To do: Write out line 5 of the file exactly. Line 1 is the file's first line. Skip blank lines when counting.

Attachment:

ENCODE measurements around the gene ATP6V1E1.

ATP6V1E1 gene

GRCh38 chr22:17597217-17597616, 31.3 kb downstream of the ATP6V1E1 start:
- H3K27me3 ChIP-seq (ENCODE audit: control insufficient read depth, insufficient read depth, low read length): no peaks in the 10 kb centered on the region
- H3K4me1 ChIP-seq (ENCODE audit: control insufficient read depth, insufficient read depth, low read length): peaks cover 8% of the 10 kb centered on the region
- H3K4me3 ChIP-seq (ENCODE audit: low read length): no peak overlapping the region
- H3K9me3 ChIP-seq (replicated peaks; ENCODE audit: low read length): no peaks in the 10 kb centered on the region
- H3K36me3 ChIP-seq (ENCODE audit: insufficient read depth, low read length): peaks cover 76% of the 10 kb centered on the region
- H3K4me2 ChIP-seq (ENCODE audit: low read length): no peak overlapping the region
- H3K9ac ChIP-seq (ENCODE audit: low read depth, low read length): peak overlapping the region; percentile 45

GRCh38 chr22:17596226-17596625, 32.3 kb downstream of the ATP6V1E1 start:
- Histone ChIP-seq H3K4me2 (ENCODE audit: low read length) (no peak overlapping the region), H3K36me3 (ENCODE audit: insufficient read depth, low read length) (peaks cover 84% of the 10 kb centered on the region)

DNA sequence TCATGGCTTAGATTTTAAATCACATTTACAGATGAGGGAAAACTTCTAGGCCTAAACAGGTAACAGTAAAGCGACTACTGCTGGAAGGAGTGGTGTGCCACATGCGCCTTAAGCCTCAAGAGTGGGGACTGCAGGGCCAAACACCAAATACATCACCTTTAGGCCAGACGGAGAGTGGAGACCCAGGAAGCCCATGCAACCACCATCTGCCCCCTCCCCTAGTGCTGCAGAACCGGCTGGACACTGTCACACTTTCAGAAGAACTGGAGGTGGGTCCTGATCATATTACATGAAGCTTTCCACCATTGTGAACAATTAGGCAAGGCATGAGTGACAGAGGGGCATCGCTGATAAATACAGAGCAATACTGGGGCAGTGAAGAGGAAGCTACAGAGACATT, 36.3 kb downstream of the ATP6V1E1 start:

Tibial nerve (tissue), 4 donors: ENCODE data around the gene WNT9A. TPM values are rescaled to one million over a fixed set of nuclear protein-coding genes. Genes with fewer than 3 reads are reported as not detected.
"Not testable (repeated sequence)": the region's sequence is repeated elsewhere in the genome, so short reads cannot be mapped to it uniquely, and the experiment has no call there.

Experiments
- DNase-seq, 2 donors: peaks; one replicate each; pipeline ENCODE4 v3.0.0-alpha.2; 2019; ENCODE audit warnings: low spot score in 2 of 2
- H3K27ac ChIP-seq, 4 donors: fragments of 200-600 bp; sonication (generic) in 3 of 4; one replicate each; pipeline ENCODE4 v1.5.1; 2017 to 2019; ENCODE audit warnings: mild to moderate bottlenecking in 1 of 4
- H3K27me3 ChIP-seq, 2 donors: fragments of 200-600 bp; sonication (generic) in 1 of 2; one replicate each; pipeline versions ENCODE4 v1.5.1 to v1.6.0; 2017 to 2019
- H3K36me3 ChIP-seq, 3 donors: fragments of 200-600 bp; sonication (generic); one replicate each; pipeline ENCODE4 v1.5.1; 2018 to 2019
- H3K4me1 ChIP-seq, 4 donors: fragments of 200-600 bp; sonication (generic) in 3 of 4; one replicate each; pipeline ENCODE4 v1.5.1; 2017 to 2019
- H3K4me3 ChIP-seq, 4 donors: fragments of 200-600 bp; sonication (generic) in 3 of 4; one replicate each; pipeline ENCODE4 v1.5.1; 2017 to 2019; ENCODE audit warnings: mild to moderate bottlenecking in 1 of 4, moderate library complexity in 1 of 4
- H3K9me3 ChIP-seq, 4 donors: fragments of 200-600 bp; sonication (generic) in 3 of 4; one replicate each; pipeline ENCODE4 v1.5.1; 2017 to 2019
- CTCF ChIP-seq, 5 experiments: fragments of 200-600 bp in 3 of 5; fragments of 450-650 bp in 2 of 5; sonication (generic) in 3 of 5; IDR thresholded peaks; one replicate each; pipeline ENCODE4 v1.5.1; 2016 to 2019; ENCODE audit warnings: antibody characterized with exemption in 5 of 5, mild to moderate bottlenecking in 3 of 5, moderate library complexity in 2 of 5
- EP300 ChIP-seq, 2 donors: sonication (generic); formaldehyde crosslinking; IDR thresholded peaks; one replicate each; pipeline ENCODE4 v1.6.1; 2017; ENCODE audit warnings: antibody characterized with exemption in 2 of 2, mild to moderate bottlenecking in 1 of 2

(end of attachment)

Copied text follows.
- H3K4me1 ChIP-seq (ENCODE audit: control insufficient read depth, insufficient read depth, low read length): peaks cover 8% of the 10 kb centered on the region